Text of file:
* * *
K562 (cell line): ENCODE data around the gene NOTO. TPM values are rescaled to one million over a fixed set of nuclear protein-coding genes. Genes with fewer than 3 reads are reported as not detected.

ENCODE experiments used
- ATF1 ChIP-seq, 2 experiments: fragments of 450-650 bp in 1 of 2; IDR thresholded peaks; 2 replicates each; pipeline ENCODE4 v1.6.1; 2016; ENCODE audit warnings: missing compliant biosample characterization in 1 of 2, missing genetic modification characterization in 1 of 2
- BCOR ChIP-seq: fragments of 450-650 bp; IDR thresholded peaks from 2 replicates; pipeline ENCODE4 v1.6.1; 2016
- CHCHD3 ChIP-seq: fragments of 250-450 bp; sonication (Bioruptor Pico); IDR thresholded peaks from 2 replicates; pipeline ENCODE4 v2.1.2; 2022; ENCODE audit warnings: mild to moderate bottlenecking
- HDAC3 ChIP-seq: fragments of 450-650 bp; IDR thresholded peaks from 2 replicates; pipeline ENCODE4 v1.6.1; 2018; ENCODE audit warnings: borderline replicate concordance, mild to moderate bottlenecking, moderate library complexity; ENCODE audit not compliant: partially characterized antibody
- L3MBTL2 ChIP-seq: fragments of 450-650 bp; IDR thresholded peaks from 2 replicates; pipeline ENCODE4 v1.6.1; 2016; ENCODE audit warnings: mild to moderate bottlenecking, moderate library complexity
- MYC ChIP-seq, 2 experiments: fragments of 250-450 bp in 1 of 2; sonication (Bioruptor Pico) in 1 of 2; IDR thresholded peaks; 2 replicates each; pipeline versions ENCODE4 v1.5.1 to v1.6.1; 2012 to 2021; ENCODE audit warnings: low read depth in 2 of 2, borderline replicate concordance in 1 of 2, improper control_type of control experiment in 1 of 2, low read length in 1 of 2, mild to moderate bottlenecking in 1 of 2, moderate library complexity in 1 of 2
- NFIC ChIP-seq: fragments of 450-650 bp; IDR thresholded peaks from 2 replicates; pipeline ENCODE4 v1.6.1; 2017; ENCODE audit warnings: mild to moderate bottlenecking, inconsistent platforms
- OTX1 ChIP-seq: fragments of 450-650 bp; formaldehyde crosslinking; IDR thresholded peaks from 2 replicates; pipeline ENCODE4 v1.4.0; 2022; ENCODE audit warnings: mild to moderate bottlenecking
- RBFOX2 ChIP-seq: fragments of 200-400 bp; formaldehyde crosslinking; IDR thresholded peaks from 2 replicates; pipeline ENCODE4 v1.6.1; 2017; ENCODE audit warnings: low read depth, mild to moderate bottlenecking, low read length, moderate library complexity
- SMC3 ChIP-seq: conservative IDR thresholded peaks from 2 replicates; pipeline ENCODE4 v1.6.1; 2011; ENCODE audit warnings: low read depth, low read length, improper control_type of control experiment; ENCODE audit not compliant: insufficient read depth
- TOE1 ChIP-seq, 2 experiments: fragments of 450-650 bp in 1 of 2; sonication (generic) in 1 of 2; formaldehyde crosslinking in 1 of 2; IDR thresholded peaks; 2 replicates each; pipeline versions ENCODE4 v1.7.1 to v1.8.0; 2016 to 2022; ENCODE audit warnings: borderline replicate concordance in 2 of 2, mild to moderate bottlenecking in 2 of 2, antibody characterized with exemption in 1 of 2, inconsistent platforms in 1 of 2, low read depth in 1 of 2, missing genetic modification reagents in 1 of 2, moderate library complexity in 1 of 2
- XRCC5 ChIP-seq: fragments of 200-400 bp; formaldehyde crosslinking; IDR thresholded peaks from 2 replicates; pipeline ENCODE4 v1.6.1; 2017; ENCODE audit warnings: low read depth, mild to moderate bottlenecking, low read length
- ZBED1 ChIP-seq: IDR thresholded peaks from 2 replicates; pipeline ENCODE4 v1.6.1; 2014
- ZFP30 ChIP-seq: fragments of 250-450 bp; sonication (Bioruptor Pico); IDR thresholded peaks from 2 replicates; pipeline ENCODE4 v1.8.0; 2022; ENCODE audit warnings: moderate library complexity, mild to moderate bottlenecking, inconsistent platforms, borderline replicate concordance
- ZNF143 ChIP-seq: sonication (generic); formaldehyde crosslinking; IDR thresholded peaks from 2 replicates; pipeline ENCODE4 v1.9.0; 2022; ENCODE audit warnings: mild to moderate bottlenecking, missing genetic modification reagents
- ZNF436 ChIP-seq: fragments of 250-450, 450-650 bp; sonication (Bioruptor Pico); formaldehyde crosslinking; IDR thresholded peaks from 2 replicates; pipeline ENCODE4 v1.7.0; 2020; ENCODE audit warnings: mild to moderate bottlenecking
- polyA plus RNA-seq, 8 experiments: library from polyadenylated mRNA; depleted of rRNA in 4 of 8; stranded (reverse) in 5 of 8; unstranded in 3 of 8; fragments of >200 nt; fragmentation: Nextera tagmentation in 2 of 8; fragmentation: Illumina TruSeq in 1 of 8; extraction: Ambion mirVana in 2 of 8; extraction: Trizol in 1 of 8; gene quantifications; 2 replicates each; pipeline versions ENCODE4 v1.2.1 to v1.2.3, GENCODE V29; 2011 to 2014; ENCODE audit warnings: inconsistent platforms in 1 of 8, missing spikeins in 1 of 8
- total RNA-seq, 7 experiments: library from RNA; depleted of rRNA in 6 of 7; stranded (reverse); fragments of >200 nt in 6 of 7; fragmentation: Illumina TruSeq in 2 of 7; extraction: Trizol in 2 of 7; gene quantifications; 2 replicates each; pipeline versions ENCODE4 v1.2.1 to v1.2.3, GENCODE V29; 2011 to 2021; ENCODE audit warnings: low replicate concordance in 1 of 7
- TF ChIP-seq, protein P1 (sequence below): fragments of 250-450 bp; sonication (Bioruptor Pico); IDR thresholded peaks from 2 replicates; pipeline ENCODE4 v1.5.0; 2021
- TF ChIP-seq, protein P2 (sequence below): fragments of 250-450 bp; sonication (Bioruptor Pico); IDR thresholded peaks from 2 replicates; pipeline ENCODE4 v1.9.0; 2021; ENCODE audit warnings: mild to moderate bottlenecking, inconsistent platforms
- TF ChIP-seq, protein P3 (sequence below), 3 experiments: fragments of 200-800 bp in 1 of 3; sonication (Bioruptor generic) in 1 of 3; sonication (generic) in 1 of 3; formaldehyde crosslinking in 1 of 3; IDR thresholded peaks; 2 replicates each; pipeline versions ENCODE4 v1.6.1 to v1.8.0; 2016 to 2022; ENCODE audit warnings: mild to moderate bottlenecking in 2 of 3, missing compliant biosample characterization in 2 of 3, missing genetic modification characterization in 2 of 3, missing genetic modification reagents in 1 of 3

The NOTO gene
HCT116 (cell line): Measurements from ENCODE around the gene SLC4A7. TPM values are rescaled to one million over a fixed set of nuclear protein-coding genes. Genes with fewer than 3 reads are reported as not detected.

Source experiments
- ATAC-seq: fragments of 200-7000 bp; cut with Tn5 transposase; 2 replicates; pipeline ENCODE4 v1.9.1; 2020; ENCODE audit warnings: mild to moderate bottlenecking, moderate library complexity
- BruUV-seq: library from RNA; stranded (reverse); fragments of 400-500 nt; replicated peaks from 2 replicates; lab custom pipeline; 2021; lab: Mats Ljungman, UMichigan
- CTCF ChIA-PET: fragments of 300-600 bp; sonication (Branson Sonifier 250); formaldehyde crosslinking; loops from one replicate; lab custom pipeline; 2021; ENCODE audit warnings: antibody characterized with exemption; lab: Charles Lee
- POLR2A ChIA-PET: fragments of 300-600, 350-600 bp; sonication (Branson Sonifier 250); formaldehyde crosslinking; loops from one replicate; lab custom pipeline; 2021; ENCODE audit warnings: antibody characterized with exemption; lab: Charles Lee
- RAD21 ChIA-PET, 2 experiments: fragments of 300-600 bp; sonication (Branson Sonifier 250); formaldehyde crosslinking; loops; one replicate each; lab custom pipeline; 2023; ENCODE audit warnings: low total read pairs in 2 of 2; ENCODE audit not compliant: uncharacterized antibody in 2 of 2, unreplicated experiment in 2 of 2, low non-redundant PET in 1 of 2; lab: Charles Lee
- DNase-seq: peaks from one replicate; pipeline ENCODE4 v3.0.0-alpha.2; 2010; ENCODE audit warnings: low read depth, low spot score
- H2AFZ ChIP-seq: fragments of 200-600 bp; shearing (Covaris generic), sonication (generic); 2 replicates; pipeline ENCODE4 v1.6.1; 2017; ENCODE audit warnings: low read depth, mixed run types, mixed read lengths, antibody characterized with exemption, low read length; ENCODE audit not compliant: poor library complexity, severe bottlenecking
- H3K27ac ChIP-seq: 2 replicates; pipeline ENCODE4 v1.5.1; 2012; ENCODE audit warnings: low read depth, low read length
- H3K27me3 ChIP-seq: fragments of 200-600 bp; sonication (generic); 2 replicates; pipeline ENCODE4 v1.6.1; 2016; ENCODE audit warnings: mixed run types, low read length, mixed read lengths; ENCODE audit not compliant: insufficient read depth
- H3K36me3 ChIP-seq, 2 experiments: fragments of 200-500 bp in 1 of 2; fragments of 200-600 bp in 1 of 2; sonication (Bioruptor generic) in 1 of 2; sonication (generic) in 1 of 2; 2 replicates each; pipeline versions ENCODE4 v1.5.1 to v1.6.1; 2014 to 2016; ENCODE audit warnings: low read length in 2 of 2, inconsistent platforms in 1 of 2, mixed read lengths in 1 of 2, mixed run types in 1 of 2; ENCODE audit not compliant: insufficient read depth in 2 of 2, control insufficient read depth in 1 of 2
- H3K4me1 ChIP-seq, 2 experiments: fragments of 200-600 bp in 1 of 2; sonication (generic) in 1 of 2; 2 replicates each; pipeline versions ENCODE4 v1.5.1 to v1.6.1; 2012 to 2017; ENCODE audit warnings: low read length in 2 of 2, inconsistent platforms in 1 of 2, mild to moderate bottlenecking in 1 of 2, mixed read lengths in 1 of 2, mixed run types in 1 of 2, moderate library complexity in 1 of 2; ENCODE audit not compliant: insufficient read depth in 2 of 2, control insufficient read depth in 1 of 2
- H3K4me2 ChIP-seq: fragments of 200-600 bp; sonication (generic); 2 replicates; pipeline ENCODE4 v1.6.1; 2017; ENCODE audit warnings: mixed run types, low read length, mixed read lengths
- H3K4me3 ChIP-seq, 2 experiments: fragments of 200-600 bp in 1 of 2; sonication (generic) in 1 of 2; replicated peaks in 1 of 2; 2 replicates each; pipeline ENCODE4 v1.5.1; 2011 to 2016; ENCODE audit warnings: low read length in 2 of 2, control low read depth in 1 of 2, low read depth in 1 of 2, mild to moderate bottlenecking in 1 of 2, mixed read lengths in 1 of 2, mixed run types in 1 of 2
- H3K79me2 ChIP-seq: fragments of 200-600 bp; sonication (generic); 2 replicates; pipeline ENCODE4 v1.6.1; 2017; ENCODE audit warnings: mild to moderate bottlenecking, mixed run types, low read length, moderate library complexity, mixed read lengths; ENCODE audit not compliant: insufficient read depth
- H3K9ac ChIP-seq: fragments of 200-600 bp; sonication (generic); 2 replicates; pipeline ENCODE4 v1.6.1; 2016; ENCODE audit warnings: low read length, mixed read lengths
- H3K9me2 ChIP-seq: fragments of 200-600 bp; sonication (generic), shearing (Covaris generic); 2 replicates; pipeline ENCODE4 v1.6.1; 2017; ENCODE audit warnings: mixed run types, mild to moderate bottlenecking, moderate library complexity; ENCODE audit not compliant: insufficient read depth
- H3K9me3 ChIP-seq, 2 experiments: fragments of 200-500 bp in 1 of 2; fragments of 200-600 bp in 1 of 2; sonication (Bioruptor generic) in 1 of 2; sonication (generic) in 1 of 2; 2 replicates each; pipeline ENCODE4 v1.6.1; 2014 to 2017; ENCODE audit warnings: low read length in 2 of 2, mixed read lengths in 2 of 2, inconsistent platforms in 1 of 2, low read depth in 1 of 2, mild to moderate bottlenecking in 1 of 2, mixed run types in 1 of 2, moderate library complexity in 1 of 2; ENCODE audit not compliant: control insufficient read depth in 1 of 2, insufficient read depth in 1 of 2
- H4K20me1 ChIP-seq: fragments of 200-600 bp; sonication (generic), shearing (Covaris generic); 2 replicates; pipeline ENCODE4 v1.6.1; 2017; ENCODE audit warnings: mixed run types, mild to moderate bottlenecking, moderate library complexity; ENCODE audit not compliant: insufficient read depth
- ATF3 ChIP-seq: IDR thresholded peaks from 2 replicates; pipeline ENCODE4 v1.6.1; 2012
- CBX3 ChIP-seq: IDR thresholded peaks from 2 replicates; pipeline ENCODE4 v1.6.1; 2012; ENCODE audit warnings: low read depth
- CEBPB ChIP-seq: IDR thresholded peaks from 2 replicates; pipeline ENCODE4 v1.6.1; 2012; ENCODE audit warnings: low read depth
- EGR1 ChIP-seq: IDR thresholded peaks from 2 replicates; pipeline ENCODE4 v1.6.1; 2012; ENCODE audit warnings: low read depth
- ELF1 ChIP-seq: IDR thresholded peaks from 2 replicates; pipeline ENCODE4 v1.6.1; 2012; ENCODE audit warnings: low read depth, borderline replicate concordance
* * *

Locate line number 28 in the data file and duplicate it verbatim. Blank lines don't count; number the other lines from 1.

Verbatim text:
- BruUV-seq: library from RNA; stranded (reverse); fragments of 400-500 nt; replicated peaks from 2 replicates; lab custom pipeline; 2021; lab: Mats Ljungman, UMichigan